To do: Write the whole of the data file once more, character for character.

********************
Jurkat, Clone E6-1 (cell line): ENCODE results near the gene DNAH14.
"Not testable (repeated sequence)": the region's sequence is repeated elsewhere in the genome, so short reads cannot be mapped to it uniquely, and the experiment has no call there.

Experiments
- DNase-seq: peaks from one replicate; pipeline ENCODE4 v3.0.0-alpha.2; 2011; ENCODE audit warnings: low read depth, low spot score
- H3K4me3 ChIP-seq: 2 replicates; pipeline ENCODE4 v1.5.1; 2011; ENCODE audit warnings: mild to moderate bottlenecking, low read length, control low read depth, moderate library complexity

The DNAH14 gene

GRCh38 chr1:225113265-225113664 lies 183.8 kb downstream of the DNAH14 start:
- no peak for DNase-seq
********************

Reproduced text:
Jurkat, Clone E6-1 (cell line): ENCODE results near the gene DNAH14.
"Not testable (repeated sequence)": the region's sequence is repeated elsewhere in the genome, so short reads cannot be mapped to it uniquely, and the experiment has no call there.

Experiments
- DNase-seq: peaks from one replicate; pipeline ENCODE4 v3.0.0-alpha.2; 2011; ENCODE audit warnings: low read depth, low spot score
- H3K4me3 ChIP-seq: 2 replicates; pipeline ENCODE4 v1.5.1; 2011; ENCODE audit warnings: mild to moderate bottlenecking, low read length, control low read depth, moderate library complexity

The DNAH14 gene

GRCh38 chr1:225113265-225113664 lies 183.8 kb downstream of the DNAH14 start:
- no peak for DNase-seq